Francis Rynd (1801 – 1861) was an Irish physician.

Arguably the inventor of the hypodermic needle, performing and recording the results of the first hypodermic injection on June 3rd 1844. However, the invention is more commonly attributed to Alexander Wood in 1853

In Rynd’s design, a morphine solution flowed under gravity through the skin breaching trochar, acting as a sedative to treat neuralgia. The 1853 invention used a plunger syringe, allowing doctors to inject solutions faster, and to give intravenous injections.

Biography
  • Born 1801 Dublin, Ireland
  • Educated at Trinity College, Dublin
  • Apprentice to Sir Philip Crampton in Meath Hospital
  • Surgeon at the Meath Hospital in Dublin 1836-1861
  • 1830 – MRCS member of the Royal College of Surgeons
  • 1836 – Medical superintendent of the Mountjoy Prison
  • Died 1861

Francis Rynd was a perfect gentleman, and had very polished manners; he mixed in the best society, had most of the nobility in Ireland among his patients, dressed most fashionably, and was a great favourite with the ladies.

Ormsby LH. Francis Rynd. Medical history of the Meath Hospital and County Dublin Infirmary, 1888: 206-209

Hypodermic needle (1844)

In 1844, Francis Rynd developed the first syringe with a hollow needle, although he did not publicise until 1861 when Alexander Wood claimed to have invented the hypodermic syringe

The subcutaneous introduction of fluids, for the relief of neuralgia, was first practised in this country by me, in the Meath Hospital, in the month of May, 1844.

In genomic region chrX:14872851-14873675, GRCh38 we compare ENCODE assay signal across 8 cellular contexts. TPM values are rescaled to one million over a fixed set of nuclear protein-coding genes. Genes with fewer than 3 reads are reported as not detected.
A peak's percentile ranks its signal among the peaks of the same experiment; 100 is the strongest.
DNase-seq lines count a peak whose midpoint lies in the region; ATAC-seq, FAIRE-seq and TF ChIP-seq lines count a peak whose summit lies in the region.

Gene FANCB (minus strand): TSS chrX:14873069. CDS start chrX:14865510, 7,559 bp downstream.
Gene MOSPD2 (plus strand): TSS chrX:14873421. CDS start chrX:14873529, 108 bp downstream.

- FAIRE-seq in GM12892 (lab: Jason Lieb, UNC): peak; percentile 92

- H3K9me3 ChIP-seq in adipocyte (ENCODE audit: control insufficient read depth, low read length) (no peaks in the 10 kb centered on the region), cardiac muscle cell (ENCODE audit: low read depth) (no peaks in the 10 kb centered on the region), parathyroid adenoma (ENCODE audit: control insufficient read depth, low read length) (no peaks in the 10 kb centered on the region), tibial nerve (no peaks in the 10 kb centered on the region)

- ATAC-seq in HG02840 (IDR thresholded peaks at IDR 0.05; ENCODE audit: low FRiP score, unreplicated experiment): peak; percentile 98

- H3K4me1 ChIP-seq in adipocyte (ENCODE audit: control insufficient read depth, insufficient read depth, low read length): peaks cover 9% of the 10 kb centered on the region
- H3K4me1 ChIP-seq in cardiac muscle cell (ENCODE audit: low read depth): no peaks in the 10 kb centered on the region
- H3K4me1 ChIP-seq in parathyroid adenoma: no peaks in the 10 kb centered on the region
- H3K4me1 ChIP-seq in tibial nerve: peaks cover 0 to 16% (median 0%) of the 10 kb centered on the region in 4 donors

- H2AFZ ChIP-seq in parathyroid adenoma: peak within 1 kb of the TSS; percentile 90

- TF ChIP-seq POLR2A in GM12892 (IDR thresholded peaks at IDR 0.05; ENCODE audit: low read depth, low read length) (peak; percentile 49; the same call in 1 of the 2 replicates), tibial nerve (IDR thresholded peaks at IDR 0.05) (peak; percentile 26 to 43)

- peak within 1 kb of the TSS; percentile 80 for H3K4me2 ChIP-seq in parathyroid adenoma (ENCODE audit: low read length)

Rynd, 1861

Rynd used a cannula and trocar. An incision is made by a lancet and the trocar inserted into the skin. The thin hollow tube, opened at both ends, is fitted over the top of the trocar. Once the cannula was inserted, the trocar was retracted and the medications or fluids placed into the cannula. Produced by John Weiss, surgical instrument maker.

Rynd’s description of the use of his syringe for the first time;

On the 3rd of June a solution of fifteen grains of acetate of morphia, dissolved in one drachm of creosote, was introduced to the supra-orbital nerve, and along the course of the temporal,
malar, and buccal nerves, by four punctures of an instrument made for the purpose. In the space of a minute all pain (except that caused by the operation, which was very slight) had
ceased, and she slept better that night than she had for months.

Rynd F. Neuralgia – introduction of fluid to the nerve. Dublin Med Press 1845; 13: 167–168
Rynd-type hypodermic syringe
Rynd-type hypodermic syringe

Nothing did me any good but a curious little new-fangled operation of putting opium under the skin, which relieved one for 24 hours

Florence Nightingale
Major Publications
References

Biography

  • Obituary: Francis Rynd. Dublin Quarterly Journal of Medical Science. 1862; 33: 254.
  • Ormsby LH. Francis Rynd. Medical history of the Meath Hospital and County Dublin Infirmary, 1888: 206-209
  • Obituary: Francis Rynd (1801-1861). JAMA. 1970; 212(7): 1208.

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Dr Ronan McKenna, MB BCh BAO at National University of Ireland Galway. Living in Australia with  plans for a future in Emergency Medicine. A keen interest in Medical History, Wilderness Medicine and Sport.

Emergency physician MA (Oxon) MBChB (Edin) FACEM FFSEM with a passion for rugby; medical history; medical education; and asynchronous learning #FOAMed evangelist. Co-founder and CTO of Life in the Fast lane | Eponyms | Books | Twitter |

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